- External reserves, which have fallen below the threshold as required by the CBN Act of 2007 and the fact that Nigeria is technically experiencing stagflation on the ground that inflation rate rose to 13.22 per cent, the highest since October 2016, the rate of unemployment rose to 27.1 per cent in 2020, the government’s external debt is on the rise and the economy recording a constriction by a negative 6.10 per cent, according to the recent GDP figures from the National Bureau of Statistics (NBS).
In the face of all these consideration, the question many ask is how can the MPC find any window to get out of the gas chamber? Many say it is not possible, hence the expectation of vigil they are keeping for the MPC to spring surprises.
Many economic analysts, however, told Business A.M. that any possibility the MPC has to thinker on rates lies on its outlook on the external sector. But with the call to float the naira, the tradition of pegging the policy rate in such manner as to attract foreign portfolio investments (FPI) and foreign direct investments (FDI) inflows may not hold, a counter argument is offered.
Uche Uwaleke, professor of capital markets at the Nasarawa State University and a fellow of the Institute of Chartered Accountants of Nigeria (ICAN), told this newspaper that the MPC will take a stance to maintain the current status quo as the effect of tightening may lead to difficulties in the economy recovering, adding that, on the other hand, if loosened, may pose a downside risk to inflation becoming heightened.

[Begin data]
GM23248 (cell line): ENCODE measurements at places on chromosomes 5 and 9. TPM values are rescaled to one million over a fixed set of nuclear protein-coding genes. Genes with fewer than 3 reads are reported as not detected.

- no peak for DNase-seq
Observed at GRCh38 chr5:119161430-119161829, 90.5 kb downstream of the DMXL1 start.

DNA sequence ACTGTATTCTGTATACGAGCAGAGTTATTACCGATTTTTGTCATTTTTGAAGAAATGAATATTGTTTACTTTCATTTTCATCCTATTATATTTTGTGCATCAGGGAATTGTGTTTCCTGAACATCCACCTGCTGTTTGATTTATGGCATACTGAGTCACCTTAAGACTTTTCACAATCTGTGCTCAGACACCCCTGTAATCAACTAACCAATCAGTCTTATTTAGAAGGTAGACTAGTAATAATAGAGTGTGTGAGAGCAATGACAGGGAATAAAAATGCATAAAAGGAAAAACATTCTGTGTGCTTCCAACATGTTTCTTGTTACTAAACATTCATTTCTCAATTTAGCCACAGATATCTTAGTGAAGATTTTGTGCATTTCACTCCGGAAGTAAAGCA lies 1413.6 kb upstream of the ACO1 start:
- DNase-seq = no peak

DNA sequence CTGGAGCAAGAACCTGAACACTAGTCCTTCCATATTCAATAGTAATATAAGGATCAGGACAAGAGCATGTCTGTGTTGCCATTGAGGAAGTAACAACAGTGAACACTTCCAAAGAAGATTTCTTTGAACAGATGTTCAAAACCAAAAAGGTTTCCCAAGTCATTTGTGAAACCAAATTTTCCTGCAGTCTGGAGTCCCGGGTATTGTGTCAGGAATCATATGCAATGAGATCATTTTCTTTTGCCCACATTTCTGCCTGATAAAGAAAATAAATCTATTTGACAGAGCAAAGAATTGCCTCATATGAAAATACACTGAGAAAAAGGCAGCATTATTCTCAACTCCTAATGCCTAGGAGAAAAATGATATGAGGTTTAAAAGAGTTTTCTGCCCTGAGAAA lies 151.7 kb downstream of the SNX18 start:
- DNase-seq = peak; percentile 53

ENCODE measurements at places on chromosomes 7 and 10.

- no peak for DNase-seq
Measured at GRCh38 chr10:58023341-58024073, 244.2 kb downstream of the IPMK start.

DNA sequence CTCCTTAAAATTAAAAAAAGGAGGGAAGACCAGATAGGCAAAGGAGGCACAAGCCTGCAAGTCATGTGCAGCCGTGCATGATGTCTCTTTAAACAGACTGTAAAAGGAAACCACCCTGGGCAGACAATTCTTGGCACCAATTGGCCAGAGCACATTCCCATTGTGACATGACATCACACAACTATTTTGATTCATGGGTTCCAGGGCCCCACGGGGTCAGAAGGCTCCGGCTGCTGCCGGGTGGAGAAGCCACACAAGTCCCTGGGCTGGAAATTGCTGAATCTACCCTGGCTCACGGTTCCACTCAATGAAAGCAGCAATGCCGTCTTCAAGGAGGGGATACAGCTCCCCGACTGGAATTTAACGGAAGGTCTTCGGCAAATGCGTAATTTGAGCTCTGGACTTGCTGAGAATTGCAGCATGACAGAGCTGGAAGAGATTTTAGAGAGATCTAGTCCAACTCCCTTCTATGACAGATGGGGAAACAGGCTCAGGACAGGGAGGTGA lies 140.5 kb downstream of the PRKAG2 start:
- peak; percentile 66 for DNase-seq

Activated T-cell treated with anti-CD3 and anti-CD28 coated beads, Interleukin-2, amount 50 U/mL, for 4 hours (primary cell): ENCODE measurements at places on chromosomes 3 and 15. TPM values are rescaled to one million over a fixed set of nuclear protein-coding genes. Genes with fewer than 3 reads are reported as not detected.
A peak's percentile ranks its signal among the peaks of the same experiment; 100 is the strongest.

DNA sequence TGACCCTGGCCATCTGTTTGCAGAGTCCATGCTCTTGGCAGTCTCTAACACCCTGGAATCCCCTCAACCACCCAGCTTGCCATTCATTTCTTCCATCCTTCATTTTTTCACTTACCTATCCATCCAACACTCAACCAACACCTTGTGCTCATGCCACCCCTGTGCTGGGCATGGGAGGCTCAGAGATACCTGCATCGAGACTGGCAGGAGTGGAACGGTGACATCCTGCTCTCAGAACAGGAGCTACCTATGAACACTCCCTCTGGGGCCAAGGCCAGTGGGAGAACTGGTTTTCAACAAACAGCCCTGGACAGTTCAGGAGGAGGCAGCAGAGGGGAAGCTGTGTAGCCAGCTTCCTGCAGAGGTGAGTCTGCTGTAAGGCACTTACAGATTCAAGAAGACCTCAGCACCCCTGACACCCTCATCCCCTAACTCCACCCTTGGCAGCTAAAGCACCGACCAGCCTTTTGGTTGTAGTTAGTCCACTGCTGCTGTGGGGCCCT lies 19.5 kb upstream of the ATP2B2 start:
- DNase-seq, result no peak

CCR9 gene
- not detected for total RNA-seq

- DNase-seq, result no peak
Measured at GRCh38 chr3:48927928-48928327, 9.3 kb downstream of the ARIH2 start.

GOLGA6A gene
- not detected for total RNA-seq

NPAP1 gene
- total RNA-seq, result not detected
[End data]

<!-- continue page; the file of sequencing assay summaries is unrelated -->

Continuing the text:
Uwaleke said: “The fact is that the weakened state of the economy due, in part, to the negative impact of COVID-19, leaves the CBN in a dilemma. I think the monetary policy rates will be of little or no use in reversing the current course of events.
“Further tightening of monetary policy through an increase in MPR should be ruled out clearly due to the negative growth GDP trajectory. Taking that path will further worsen the downturn in economic activities and make recovery a lot more difficult.
“On the other hand, the option to lower the MPR from 12.5 per cent will be discredited given inflation rate of 13.22 per cent and downside risks to inflation now heightened following the increase in the pump price of fuel. Also, lowering the MPR will further drag real returns into the negative territory and has the potential of exerting pressure on the forex market and by extension the value of the naira.”